India demands WhatsApp curb spread of rumours after crazed mobs rampage
So far this year, false messages about child abductors on WhatsApp have helped to trigger mass beatings of more than a dozen people in India
India has told WhatsApp to take “immediate action” after a spate of horrific lynchings sparked by false rumours being shared on the hugely popular smartphone messaging service.
More than 25 people have been killed in India in recent months after rumours were spread on smartphones about child kidnappers, thieves and sexual predators.
The attacks – usually targeting outsiders – have left authorities scrambling to mount an effective response, with awareness campaigns and public alerts having limited effect.
A stern statement issued by the electronics and IT ministry late on Tuesday expressed the government’s “deep disapproval” to the senior management of WhatsApp over the “irresponsible and explosive messages”.
“The government has also conveyed in no uncertain terms that WhatsApp must take immediate action to end this menace,” it added.
The spate of lynchings started in May last year in eastern India after rumours on WhatsApp about child kidnappers led to the killing of six men.
The same misinformation has since resurfaced, with attacks reported in at least 11 states recently.
On Sunday, five men were bludgeoned to death in Maharashtra state by a crazed mob, and last week a “rumour buster” official tasked with warning the public against such hoaxes was killed in northeastern Tripura.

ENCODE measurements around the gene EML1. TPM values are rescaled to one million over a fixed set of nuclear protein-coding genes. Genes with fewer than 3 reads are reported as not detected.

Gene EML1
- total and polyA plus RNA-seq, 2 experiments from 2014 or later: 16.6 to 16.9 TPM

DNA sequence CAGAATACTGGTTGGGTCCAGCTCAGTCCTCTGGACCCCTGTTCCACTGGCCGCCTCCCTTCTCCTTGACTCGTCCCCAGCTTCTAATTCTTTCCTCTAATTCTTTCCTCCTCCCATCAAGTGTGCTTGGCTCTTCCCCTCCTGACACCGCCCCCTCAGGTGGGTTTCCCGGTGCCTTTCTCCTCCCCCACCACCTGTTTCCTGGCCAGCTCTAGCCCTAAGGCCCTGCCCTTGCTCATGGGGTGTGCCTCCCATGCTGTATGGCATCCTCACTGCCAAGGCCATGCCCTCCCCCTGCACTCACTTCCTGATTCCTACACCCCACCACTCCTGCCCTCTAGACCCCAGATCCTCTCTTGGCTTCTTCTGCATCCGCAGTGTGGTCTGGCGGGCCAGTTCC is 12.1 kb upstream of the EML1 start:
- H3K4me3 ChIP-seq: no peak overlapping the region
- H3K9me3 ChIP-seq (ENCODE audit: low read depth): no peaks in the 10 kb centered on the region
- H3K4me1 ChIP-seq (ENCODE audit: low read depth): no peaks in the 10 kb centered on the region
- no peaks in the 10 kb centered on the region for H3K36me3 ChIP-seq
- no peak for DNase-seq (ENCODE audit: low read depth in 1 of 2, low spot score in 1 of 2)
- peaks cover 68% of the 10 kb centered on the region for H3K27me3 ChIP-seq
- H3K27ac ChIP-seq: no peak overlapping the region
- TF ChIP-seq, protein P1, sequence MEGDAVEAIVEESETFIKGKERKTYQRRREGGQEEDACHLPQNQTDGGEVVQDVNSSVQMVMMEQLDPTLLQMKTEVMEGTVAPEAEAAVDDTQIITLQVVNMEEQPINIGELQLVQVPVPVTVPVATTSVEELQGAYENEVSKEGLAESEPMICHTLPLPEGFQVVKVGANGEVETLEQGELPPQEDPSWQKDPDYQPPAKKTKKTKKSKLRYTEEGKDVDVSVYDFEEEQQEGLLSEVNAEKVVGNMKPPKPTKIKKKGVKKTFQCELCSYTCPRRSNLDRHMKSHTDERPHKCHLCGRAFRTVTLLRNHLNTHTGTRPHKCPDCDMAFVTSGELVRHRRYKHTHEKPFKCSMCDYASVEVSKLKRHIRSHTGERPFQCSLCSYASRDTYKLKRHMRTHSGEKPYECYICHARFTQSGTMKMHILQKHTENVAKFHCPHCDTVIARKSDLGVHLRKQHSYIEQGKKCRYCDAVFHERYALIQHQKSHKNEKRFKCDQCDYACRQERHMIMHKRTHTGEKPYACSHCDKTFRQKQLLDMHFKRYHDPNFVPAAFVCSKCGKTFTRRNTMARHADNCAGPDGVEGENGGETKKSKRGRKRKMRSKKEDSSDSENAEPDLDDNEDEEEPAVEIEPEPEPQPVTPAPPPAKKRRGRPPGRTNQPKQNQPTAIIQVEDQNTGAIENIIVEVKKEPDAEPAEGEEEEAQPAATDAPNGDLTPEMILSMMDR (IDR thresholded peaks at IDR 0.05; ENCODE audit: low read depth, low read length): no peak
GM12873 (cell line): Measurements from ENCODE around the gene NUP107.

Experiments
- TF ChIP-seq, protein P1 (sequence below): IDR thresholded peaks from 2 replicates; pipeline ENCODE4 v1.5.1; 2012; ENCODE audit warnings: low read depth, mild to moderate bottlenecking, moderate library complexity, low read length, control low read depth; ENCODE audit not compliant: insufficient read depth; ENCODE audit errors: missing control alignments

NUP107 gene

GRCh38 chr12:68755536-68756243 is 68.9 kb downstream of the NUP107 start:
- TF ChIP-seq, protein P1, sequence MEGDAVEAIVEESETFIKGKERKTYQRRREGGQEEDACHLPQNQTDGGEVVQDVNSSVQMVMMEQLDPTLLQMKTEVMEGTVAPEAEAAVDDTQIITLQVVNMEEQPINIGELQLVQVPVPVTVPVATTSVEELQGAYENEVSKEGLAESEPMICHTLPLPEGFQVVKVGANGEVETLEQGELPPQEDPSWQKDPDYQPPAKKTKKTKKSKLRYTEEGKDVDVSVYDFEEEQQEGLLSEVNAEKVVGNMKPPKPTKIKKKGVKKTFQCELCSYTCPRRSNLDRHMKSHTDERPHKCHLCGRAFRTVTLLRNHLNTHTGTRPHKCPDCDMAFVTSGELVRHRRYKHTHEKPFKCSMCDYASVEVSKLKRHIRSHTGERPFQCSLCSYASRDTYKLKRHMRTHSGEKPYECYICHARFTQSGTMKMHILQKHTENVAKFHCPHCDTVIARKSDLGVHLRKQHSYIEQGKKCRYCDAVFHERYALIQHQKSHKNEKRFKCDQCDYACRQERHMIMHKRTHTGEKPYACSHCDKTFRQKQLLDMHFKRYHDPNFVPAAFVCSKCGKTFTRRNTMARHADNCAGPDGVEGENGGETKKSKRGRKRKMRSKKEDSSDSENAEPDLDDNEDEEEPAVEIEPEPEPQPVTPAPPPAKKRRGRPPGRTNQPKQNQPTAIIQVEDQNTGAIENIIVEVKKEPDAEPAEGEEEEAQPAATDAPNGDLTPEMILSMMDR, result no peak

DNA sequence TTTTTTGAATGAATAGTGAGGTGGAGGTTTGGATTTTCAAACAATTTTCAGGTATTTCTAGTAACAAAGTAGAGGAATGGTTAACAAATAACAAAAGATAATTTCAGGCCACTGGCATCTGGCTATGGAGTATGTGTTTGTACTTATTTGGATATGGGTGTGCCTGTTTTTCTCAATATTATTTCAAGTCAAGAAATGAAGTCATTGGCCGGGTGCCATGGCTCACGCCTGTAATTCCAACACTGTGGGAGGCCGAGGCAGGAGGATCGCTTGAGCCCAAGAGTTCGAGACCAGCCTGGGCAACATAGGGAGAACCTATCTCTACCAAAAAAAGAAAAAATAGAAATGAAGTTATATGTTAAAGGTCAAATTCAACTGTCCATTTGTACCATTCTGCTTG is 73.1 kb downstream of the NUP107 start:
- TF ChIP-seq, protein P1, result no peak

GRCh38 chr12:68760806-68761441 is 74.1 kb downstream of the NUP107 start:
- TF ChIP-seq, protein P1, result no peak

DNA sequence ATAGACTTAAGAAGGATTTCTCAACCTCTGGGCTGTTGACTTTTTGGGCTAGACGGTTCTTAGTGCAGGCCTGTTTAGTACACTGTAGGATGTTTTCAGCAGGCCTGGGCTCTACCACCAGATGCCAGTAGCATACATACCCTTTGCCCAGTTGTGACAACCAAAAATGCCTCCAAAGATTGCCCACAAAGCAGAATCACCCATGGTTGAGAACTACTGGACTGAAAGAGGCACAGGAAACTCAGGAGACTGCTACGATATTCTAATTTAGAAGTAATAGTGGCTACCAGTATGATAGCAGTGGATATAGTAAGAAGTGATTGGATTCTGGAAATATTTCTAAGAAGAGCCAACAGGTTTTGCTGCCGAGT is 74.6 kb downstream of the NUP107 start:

With more than 200 million users, India is WhatsApp’s biggest market. Its parent company Facebook has also been grappling with a global data privacy scandal.
WhatsApp said it does not want the platform to be used for spreading misinformation, adding the dissemination of false messages was a challenge that companies and society should address.
The firm also announced awards for researchers to explore misinformation related issues and share their proposals with the messaging service, its parent Facebook, academia and policymakers.
Facebook did not respond to a request for comment on the government’s statement.
WhatsApp previously told Reuters that it is educating users to identify fake news as well as considering changes to the service.
For example, there is now a public beta test that is labelling any forwarded message. Last week, it also introduced a new setting which allowed only the administrators or owners of groups to send messages.
Additional reporting by Reuters